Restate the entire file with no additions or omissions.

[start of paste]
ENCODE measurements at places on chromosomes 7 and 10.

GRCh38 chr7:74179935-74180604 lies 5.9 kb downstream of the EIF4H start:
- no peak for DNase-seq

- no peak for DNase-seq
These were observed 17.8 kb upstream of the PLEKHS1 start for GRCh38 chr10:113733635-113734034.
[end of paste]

ENCODE measurements at places on chromosomes 7 and 10.

GRCh38 chr7:74179935-74180604 lies 5.9 kb downstream of the EIF4H start:
- no peak for DNase-seq

- no peak for DNase-seq
These were observed 17.8 kb upstream of the PLEKHS1 start for GRCh38 chr10:113733635-113734034.